else:
        blank_image.paste(image, (position, 0))
    return blank_image
1

Behold! A greatly-overengineered version of @Stepeh Rauch's answer that contains an interactive element and accounts for odd-pixel padding.

Usage

# Note: PySide2 can also be replaced by PyQt5, PyQt6, PySide6
# Also note! Any of the above are >100MB
pip install utilitys pyside2 pillow
$ python <file.py> --help
usage: <file>.py [-h] [--folder FOLDER] [--ext EXT]

optional arguments:
  -h, --help       show this help message and exit
  --folder FOLDER  Folder of images allowed for viewing. Must have at least one image (default: .)
  --ext EXT        Image extension to look for (default: png)

$ python <file>.py --folder "./path/to/folder/of/your/image(s).png" --ext "jpg"

file.py contents

import argparse
from pathlib import Path
from typing import Tuple, Union, Any

import numpy as np
import pyqtgraph as pg
from PIL import Image
from utilitys import fns, widgets, RunOpts


def pad_to_size(
    image: Image.Image,
    size_wh: Union[int, Tuple[int, int]] = None,
    fill_color: Any = 0,
    **resize_kwargs,
) -> Image.Image:
    """
    Keeps an image's aspect ratio by resizing until the largest side is constrained
    by the specified output size. Then, the deficient dimension is padded until
    the image is the specified size.
    """
    if size_wh is None:
        size_wh = max(image.size)

    if isinstance(size_wh, int):
        size_wh = (size_wh, size_wh)

    im_size_wh = np.array(image.size)
    ratios = im_size_wh / size_wh

    # Resize until the largest side is constrained by the specified output size
    im_size_wh = np.ceil(im_size_wh / ratios.max()).astype(int)
    # Prefer 1-pixel difference in aspect ratio vs. odd padding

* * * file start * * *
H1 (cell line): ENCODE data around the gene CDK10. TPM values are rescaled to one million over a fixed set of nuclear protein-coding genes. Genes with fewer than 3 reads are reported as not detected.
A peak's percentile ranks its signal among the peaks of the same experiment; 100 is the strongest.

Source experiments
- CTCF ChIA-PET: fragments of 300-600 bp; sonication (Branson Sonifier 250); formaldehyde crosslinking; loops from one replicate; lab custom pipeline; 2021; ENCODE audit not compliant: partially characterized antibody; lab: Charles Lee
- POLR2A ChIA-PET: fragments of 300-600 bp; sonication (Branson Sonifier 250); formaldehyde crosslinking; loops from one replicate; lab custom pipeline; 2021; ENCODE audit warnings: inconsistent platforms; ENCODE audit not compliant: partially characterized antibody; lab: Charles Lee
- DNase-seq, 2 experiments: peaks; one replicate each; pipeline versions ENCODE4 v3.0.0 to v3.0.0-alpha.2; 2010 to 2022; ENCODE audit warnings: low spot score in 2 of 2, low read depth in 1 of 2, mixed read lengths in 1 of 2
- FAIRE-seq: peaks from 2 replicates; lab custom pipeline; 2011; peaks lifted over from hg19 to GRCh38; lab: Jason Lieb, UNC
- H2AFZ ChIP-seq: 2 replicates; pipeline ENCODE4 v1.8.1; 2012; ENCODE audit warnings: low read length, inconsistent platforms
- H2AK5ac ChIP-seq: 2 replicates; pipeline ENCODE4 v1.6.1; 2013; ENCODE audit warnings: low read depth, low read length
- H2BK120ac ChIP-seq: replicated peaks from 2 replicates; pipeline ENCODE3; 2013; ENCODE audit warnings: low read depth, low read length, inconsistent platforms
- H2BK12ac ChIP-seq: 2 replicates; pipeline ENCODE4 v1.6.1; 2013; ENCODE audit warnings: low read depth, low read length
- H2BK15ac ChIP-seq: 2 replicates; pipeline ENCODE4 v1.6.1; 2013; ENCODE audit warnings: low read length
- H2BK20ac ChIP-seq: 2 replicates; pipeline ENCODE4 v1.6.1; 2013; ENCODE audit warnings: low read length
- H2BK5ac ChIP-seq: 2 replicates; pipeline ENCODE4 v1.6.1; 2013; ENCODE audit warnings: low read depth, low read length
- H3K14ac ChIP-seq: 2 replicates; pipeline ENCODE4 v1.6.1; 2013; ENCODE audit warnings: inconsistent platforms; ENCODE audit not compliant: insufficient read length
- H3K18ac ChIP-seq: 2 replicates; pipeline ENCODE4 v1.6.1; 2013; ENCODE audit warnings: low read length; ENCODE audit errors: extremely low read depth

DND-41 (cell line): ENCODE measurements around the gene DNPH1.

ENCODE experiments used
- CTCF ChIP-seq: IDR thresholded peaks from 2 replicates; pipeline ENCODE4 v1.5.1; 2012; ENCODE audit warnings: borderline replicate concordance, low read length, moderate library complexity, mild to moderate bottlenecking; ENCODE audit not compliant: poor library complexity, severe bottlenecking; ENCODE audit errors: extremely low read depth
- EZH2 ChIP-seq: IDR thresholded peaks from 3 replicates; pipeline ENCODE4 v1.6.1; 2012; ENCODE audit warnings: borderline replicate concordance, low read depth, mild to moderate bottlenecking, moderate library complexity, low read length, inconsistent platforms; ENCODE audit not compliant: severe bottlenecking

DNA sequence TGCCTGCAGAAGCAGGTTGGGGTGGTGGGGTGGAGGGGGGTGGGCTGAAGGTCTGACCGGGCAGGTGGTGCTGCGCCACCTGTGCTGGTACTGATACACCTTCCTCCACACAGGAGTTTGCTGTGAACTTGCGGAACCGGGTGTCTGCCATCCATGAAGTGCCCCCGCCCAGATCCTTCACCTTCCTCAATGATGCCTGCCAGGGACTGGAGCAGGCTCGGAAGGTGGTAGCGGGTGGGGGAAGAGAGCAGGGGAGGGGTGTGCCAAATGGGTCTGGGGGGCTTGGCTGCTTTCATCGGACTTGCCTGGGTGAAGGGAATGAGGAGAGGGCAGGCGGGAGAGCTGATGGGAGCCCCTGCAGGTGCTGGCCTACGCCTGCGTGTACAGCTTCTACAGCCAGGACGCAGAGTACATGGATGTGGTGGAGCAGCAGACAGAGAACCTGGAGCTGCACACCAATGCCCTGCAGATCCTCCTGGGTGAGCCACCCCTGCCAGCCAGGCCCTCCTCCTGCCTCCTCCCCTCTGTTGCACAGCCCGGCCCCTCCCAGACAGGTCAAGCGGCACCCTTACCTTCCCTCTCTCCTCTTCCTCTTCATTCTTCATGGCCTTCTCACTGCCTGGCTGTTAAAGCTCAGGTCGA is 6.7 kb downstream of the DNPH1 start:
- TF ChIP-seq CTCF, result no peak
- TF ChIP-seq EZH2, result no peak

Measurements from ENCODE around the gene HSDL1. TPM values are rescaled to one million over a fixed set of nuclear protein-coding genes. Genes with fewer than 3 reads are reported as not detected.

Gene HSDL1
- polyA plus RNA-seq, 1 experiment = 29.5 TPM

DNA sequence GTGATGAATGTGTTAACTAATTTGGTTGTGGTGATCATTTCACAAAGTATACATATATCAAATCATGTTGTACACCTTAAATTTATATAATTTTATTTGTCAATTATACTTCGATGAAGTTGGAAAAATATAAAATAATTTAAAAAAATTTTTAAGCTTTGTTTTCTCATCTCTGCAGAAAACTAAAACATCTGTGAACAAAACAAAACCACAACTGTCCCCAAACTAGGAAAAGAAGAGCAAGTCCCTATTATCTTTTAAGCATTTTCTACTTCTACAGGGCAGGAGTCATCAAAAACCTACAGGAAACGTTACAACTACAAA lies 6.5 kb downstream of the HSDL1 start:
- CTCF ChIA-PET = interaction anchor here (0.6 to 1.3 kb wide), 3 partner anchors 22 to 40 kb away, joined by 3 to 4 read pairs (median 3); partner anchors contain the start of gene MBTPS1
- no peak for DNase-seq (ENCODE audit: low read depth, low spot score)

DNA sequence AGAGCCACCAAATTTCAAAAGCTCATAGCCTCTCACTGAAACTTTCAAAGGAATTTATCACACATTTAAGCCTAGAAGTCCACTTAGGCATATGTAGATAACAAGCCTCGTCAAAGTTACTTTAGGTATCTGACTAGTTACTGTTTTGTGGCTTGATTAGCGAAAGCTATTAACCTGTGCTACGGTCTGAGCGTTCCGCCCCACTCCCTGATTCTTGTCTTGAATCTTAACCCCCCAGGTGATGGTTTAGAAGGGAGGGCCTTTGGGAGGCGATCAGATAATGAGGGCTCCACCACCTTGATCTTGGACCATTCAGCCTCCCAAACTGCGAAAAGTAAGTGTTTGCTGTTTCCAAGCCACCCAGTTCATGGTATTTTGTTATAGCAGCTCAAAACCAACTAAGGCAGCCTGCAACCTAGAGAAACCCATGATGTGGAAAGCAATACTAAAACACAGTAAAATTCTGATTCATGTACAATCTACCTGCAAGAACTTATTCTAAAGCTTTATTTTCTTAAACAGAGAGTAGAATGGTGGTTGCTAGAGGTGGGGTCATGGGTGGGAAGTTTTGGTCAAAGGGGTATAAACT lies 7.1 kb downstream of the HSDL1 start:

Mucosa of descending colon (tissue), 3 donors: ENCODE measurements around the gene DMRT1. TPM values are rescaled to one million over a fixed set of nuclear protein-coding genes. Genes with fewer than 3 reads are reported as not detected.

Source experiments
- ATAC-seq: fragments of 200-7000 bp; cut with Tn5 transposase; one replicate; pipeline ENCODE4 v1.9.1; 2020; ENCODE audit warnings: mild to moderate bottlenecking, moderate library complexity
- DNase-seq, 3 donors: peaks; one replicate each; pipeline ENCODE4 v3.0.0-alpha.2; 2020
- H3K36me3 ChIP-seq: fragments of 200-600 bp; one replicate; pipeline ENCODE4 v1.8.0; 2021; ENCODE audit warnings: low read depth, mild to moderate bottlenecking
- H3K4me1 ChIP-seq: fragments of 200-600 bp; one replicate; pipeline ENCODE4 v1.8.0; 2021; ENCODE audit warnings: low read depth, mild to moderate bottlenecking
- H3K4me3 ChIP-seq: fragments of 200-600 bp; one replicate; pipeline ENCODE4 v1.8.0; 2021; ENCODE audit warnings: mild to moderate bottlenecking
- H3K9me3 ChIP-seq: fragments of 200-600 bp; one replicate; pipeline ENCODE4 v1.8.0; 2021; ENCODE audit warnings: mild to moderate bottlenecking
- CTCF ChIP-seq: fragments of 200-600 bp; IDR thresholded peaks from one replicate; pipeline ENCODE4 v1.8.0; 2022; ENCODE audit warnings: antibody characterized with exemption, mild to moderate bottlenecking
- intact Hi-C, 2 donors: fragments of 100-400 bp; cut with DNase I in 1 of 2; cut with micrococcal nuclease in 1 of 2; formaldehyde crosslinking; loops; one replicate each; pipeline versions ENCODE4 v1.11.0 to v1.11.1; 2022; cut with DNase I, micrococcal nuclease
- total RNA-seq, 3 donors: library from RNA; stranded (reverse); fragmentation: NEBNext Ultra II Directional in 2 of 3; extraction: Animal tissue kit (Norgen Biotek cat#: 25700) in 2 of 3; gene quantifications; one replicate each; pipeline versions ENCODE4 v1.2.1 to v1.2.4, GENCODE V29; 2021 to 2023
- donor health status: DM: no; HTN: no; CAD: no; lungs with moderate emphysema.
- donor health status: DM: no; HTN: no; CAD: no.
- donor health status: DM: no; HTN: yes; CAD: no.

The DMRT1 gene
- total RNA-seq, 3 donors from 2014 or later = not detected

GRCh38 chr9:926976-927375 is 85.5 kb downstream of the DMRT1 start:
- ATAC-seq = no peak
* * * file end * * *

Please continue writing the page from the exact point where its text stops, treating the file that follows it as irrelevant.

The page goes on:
pad_amt = np.array(size_wh) - im_size_wh
    use_ratio_idx = np.argmax(ratios)
    unused_ratio_idx = 1 - use_ratio_idx

    # Sanity check for floating point accuracy: At least one side must match
    # user-requested dimension
    if np.all(pad_amt != 0):
        # Adjust dimension that is supposed to match
        im_size_wh[use_ratio_idx] += pad_amt[use_ratio_idx]
    # Prefer skewing aspect ratio by 1 pixel instead of odd padding
    # If odd, 1 will be added. Otherwise, the dimension remains unchanged
    im_size_wh[unused_ratio_idx] += pad_amt[unused_ratio_idx] % 2
    image = image.resize(tuple(im_size_wh), **resize_kwargs)

    new_im = Image.new("RGB", size_wh, fill_color)
    width, height = image.size
    new_im.paste(image, (int((size_wh[0] - width) / 2), int((size_wh[1] - height) / 2)))
    return new_im


def main(folder=".", ext="png"):
    """
    Parameters
    ----------
    folder: str, Path
        Folder of images allowed for viewing. Must have at least one image
    ext: str, Path
        Image extension to look for

    """
    folder = Path(folder)
    files = fns.naturalSorted(folder.glob(f"*.{ext}"))
    err_msg = f"{folder} must have at least one image file with extension `{ext}`"
    assert len(files), err_msg

    pg.mkQApp()
    viewer = widgets.ImageViewer()

    def readim(file_index=0, try_pad=False, output_w=512, output_h=512):
        if 0 > file_index > len(files):
            return
        image = Image.open(files[file_index])
        if try_pad:
            image = pad_to_size(image, (output_w, output_h), fill_color=(255, 255, 255))
        viewer.setImage(np.array(image))

    viewer.toolsEditor.registerFunc(readim, runOpts=RunOpts.ON_CHANGED)
    wc = viewer.widgetContainer()
    readim()
    wc.show()
    pg.exec()


if __name__ == "__main__":
    # Print defaults in help signature
    fmt = dict(formatter_class=argparse.ArgumentDefaultsHelpFormatter)
    cli = fns.makeCli(main, parserKwargs=fmt)
    args = cli.parse_args()
    main(**vars(args))
0

PIL.ImageOps.pad:

from PIL import Image, ImageOps

with Image.open('hLARP.png') as im:
    im = ImageOps.pad(im, (200, 200), color='black')
im.save('result.png')